I hate how I look in pictures


How To Process Bad Body Image Moments

My photographer just emailed me the link to my family photos from our recent shoot for our Christmas cards. With my mouse hovering over the link to click I was already feeling anxious, hoping I don’t hate how I look in these pictures. I’ve been here before, ready to pick apart my every feature, to be terminally dissatisfied with my image. But now I’m an Intuitive Eater. I’ve spent the last year working on creating balance in my life, stepping away from diet culture and repairing my fraught relationship with food and my body.  I’ve spent countless hours reading, talking to my coaches, journaling, working on changing the way I relate to my body, redefining what matters in my life, and how it all pertains to how I look.  

I click on the link to the first photo, and it hits me like a punch to the stomach.  

“Is that what I really look like?” I think to myself.  

I zoom in, change to the next photo, bad just got worse. 

My finger clicks through amazingly beautiful photos of my children. The sun peeking through the trees, my children’s faces erupting into love-filled smiles. Their blue eyes shining, each one of them looking so much older, yet my familiar babies still. Their hands throwing up leaves screaming with joy, and then…click, I see another of me. 

Gawd….is that really me? I hate how I look in pictures. My face gets hot, my mind starts to race, “What have I done?” 

This post is for all the women out there that like me, are putting time and effort into improving their body image. It will explore why you hate how you look in pictures, why they can be such a trigger, potentially threatening to harm the stable foundation of body neutrality we’ve built.  With the help of experts, this post will seek to explain how unrealistic it is to imagine a life completely void of any uncomfortable or negative feelings about our body, especially within this culture.  Moreover, it will teach us that having a positive relationship with your body means learning how to process our uncomfortable feelings about our bodies in the moment, and not letting these feelings get in the way of taking care of our body in a loving respectful way.  The real work of having a positive body image is building up resilience for these inevitable times in life that we are shaken off our stable fronts. 

  1. The Science Behind Why We Hate How We Look In Pictures.  

As I sat there thinking about this new image, my mind started to wander back to a few years ago, when I received a prior professional image gallery link. There I was, three years ago, one less baby, a few less wrinkles around my eyes and I’m sure several pounds lighter.  I remember emailing the photographer about my disappointment in the images, asking her if she could do retakes. The truth was, I always felt this way about my images. Research would suggest, I’m not alone. Turns out there are real psychological reasons why most people feel disappointed in their image.  

The Mere Exposure Effect suggests that the more we encounter a stimulus, the more we tend to like it (Zajonc, 1968).  Robert Zajonc, the scholar most often given credit for this theory conducted a series of experiments where he would show participants familiar images, and they would time and time again rate them much higher than those that were unfamiliar.  After repeated exposure to the unfamiliar images, subjects’ ratings on the images would go up. This suggests we simply don’t see images of ourselves enough to be “used’ to them.  Especially mothers that are always BEHIND the camera, never in front of it.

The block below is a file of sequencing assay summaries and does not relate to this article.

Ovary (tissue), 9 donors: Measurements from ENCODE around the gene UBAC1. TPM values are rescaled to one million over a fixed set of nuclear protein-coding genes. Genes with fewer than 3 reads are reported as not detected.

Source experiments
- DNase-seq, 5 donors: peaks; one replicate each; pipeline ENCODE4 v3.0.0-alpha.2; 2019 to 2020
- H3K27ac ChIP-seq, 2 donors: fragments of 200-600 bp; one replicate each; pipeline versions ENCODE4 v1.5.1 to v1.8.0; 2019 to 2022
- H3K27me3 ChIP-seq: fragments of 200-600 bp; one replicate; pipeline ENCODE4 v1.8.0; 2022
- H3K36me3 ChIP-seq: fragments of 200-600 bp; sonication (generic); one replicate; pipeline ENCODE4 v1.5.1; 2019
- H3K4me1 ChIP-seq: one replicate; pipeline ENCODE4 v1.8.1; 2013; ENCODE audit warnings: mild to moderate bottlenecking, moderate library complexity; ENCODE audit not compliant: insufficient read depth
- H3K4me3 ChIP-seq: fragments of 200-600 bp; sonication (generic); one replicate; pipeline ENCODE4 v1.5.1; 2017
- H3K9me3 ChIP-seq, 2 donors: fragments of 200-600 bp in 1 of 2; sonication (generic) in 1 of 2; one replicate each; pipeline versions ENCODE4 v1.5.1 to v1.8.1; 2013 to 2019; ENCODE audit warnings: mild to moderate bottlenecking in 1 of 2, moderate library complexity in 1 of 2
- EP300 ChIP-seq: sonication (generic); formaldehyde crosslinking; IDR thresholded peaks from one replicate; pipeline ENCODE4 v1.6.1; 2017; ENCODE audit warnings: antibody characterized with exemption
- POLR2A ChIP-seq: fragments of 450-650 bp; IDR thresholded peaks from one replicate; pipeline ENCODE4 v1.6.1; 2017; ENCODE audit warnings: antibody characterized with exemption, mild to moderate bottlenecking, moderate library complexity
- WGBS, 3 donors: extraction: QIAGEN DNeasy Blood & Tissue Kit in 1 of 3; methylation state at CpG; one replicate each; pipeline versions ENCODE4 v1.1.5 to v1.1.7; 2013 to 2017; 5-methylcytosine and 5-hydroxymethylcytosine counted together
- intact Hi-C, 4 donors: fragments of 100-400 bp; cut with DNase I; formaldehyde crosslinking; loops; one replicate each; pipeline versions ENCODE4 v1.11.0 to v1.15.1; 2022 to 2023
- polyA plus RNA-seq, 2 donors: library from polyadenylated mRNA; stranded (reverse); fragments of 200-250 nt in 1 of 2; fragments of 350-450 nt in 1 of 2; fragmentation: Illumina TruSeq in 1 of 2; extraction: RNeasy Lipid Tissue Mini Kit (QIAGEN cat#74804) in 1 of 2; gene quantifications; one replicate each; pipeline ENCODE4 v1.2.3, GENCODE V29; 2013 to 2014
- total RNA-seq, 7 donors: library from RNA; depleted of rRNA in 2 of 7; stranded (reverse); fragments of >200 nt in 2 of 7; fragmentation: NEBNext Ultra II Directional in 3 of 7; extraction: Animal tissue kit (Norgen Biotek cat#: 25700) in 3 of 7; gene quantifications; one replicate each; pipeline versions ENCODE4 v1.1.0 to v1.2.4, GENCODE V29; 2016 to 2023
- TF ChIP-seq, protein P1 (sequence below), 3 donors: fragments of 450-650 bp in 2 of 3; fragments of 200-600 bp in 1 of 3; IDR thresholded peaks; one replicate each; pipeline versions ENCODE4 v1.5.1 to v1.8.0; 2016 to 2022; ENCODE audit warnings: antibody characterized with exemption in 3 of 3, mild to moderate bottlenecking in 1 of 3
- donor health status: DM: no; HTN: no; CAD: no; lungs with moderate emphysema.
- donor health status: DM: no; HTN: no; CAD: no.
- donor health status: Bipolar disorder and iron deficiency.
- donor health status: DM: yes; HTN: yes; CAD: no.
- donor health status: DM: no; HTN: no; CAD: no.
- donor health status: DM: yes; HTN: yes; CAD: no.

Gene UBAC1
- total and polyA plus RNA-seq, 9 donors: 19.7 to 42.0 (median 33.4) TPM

Dr. Tara Well, an associate professor of psychology at Barnard College of Columbia University, developed a “mirror-based mediation” which has been called a “a revelation” by the New York Times. The theory is based on Zajonc’s findings that negative reactions change and will lessen through habituation.  So while instinctually my response was to slam shut the laptop and never see the image again, this method recommends the opposite. Suggesting, the more we see our image, the more we like it! 

2. Have compassion that it’s OK for you to feel this way.   

When we work with women in our Food Freedom Academy Coaching Program, they are always concerned with their progress through our program. “Am I doing this right, should I be thinking this, does this mean I’m not getting it?” Understandably so, the women we work with, myself included are very conditioned to rule-based programs, traditionally with long lists of shoulds and shouldn’ts, unrealistic food exchanges and a start date and a numerical ending goal weight and day. 

Although sometimes referred to as a journey, learning to be an Intuitive Eater is not a linear process. It has no end. Bad body image moments, like hating how you look in pictures, can be incredibly emotionally charged, and as I shared up above can make you think “oh no, what have I done? I was wrong to let go of the rules, this is not working, now I am fat.”  

Let’s unpack that.  First of all, the existence of these feelings doesn’t mean you’ve failed: it’s how you process these feelings that will demonstrate your progress. Number one, be proud of yourself that you have the awareness to understand these thoughts are nothing more than a bad body image moment.  As I’ve previously cited, it is not precisely the size of my body that is the problem, I’ve felt this way at every size, it is what I think about the size of my body.  Dana Baron, one of our coaches here at Wellness Lately, always says, once you can see these moments for what they actually are, it’s very hard to unsee and revert back. 

Awareness is our superpower, and now because of the work we have done, we have a different set of tools in our arsenal to get through these thoughts. Instead of hitting up Google to search some form of “fix myself now,” you are reading this post. You are feeling the bad feelings and processing them. 

In her amazing book Untamed, that is quickly becoming my personal bible, Glennon Doyle writes “Progress through something, it’s not linear. It’s not like we go from unhealthy to healthy, failure to success. I think it’s all circular. You just come back around to the same pain … But each time you come around, you’re stronger from the climb.”  Bad body image moments happen to every woman.  It’s certainly true that for some, they happen more than others.  Our realistic goal here at Wellness Lately, is to help ensure that they start to happen less frequently as you put time into changing and challenging your own internal critic.  But, it’s also true they never completely disappear.  The awareness of this fact is like an experienced downhill skier’s ability to stabilize themselves when they hit a patch of ice,  they strengthen their core, straighten their skies and simply are able to glide right through.  With experience and technique, even the challenging is doable.